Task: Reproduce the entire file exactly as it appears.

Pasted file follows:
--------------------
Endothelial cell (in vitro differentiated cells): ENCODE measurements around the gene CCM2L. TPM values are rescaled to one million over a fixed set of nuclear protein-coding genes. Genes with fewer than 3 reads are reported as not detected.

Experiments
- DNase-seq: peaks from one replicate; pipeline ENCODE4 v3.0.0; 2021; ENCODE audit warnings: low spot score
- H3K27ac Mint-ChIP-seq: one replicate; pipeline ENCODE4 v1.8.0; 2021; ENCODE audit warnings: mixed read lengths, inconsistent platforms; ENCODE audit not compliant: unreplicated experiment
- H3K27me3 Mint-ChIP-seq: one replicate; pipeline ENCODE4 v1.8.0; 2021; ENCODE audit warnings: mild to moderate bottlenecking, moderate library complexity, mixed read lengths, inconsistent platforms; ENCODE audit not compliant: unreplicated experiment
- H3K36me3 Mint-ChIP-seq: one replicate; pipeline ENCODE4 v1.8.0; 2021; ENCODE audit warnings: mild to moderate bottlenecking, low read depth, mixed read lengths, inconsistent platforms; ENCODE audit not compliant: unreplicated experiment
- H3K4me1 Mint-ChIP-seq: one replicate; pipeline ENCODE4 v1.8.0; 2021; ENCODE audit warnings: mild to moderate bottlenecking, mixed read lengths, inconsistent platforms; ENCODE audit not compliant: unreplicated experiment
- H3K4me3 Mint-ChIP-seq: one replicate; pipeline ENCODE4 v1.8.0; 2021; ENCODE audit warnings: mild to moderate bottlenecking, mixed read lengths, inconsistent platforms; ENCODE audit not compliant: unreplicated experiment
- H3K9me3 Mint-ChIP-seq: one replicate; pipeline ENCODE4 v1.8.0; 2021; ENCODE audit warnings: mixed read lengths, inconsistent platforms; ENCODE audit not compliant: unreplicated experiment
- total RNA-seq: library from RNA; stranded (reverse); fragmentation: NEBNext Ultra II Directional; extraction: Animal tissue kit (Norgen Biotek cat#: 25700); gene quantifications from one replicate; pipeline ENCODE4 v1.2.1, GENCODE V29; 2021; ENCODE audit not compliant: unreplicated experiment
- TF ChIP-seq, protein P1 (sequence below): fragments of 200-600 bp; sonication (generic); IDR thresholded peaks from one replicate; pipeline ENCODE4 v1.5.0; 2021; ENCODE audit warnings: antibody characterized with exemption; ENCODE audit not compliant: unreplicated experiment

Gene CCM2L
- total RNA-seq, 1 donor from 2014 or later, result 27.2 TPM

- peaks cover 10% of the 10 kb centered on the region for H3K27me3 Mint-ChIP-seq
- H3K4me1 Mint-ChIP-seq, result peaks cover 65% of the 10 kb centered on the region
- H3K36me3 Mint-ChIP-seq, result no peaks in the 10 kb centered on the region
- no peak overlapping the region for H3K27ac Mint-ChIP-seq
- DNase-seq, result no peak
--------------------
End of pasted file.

Endothelial cell (in vitro differentiated cells): ENCODE measurements around the gene CCM2L. TPM values are rescaled to one million over a fixed set of nuclear protein-coding genes. Genes with fewer than 3 reads are reported as not detected.

Experiments
- DNase-seq: peaks from one replicate; pipeline ENCODE4 v3.0.0; 2021; ENCODE audit warnings: low spot score
- H3K27ac Mint-ChIP-seq: one replicate; pipeline ENCODE4 v1.8.0; 2021; ENCODE audit warnings: mixed read lengths, inconsistent platforms; ENCODE audit not compliant: unreplicated experiment
- H3K27me3 Mint-ChIP-seq: one replicate; pipeline ENCODE4 v1.8.0; 2021; ENCODE audit warnings: mild to moderate bottlenecking, moderate library complexity, mixed read lengths, inconsistent platforms; ENCODE audit not compliant: unreplicated experiment
- H3K36me3 Mint-ChIP-seq: one replicate; pipeline ENCODE4 v1.8.0; 2021; ENCODE audit warnings: mild to moderate bottlenecking, low read depth, mixed read lengths, inconsistent platforms; ENCODE audit not compliant: unreplicated experiment
- H3K4me1 Mint-ChIP-seq: one replicate; pipeline ENCODE4 v1.8.0; 2021; ENCODE audit warnings: mild to moderate bottlenecking, mixed read lengths, inconsistent platforms; ENCODE audit not compliant: unreplicated experiment
- H3K4me3 Mint-ChIP-seq: one replicate; pipeline ENCODE4 v1.8.0; 2021; ENCODE audit warnings: mild to moderate bottlenecking, mixed read lengths, inconsistent platforms; ENCODE audit not compliant: unreplicated experiment
- H3K9me3 Mint-ChIP-seq: one replicate; pipeline ENCODE4 v1.8.0; 2021; ENCODE audit warnings: mixed read lengths, inconsistent platforms; ENCODE audit not compliant: unreplicated experiment
- total RNA-seq: library from RNA; stranded (reverse); fragmentation: NEBNext Ultra II Directional; extraction: Animal tissue kit (Norgen Biotek cat#: 25700); gene quantifications from one replicate; pipeline ENCODE4 v1.2.1, GENCODE V29; 2021; ENCODE audit not compliant: unreplicated experiment
- TF ChIP-seq, protein P1 (sequence below): fragments of 200-600 bp; sonication (generic); IDR thresholded peaks from one replicate; pipeline ENCODE4 v1.5.0; 2021; ENCODE audit warnings: antibody characterized with exemption; ENCODE audit not compliant: unreplicated experiment

Gene CCM2L
- total RNA-seq, 1 donor from 2014 or later, result 27.2 TPM

- peaks cover 10% of the 10 kb centered on the region for H3K27me3 Mint-ChIP-seq
- H3K4me1 Mint-ChIP-seq, result peaks cover 65% of the 10 kb centered on the region
- H3K36me3 Mint-ChIP-seq, result no peaks in the 10 kb centered on the region
- no peak overlapping the region for H3K27ac Mint-ChIP-seq
- DNase-seq, result no peak